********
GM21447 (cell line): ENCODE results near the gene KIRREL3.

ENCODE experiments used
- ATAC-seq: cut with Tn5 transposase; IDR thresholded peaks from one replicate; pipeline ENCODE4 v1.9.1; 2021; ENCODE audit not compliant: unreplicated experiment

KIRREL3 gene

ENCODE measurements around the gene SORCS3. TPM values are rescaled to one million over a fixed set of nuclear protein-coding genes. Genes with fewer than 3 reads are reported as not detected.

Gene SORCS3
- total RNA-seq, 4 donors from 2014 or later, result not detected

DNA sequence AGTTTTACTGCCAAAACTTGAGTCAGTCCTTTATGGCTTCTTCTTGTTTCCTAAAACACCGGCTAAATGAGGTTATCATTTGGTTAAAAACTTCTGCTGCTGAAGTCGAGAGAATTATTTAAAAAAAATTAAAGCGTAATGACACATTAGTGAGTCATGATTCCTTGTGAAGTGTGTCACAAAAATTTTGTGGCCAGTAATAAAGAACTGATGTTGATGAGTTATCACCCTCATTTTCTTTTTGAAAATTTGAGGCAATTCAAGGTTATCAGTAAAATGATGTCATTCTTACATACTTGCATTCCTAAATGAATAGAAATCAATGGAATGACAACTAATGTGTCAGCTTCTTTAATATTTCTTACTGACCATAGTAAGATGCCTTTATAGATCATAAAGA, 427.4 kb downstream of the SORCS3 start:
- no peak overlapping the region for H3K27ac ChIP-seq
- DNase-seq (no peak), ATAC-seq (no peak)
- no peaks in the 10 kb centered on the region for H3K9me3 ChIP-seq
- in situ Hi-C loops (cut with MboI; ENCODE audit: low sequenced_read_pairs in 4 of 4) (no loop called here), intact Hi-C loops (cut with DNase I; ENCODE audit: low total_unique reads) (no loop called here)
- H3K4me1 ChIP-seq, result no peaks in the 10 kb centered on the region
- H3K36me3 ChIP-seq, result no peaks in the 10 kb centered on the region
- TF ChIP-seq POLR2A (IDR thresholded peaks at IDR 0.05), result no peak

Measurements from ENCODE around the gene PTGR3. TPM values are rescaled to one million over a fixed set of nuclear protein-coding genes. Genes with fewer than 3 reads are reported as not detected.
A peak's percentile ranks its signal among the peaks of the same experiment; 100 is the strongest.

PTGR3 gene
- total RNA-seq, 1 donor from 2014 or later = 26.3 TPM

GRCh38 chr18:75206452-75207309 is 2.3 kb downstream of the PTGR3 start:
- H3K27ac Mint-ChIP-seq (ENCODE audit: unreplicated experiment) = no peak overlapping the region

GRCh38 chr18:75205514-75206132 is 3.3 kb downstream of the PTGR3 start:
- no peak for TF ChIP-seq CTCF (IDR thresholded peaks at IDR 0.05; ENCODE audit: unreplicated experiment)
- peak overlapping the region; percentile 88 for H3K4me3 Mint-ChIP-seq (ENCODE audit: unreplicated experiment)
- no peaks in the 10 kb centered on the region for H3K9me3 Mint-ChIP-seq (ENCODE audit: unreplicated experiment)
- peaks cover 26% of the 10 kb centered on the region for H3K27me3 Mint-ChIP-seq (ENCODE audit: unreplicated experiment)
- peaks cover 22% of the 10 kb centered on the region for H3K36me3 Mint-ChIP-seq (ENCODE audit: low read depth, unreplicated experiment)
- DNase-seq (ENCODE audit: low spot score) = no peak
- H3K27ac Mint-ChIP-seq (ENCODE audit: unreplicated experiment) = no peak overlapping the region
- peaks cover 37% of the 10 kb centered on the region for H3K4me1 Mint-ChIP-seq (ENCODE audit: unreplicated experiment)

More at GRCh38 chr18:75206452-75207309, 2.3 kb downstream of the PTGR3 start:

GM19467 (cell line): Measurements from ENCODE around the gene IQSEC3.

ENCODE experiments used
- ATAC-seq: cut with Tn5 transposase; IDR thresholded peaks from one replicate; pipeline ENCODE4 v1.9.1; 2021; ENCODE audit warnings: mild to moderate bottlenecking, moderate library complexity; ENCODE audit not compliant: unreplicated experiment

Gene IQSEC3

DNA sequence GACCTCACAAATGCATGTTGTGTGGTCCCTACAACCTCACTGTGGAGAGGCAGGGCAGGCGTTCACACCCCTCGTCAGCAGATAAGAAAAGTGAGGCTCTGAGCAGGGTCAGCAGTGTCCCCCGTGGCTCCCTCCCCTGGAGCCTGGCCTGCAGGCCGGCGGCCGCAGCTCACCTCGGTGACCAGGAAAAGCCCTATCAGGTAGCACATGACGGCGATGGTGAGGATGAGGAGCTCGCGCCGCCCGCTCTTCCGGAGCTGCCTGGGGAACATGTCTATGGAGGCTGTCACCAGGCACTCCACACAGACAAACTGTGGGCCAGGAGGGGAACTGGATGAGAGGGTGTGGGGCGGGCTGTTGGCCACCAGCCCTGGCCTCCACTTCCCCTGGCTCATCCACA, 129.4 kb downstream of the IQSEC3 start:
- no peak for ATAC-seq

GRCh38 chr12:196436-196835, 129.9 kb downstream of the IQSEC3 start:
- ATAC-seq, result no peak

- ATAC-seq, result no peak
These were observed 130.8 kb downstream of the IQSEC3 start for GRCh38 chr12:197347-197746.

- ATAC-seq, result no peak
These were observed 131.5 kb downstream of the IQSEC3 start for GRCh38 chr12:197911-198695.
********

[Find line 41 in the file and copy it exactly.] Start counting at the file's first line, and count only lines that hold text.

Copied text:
These were observed 130.8 kb downstream of the IQSEC3 start for GRCh38 chr12:197347-197746.